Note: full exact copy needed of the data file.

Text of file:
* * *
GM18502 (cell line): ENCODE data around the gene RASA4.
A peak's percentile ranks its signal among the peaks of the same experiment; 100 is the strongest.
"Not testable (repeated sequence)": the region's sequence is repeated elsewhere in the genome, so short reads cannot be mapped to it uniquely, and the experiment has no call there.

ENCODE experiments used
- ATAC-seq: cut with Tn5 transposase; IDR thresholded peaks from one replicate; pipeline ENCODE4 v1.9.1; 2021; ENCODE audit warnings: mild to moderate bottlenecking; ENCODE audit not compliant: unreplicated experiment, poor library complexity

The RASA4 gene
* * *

GM18502 (cell line): ENCODE data around the gene RASA4.
A peak's percentile ranks its signal among the peaks of the same experiment; 100 is the strongest.
"Not testable (repeated sequence)": the region's sequence is repeated elsewhere in the genome, so short reads cannot be mapped to it uniquely, and the experiment has no call there.

ENCODE experiments used
- ATAC-seq: cut with Tn5 transposase; IDR thresholded peaks from one replicate; pipeline ENCODE4 v1.9.1; 2021; ENCODE audit warnings: mild to moderate bottlenecking; ENCODE audit not compliant: unreplicated experiment, poor library complexity

The RASA4 gene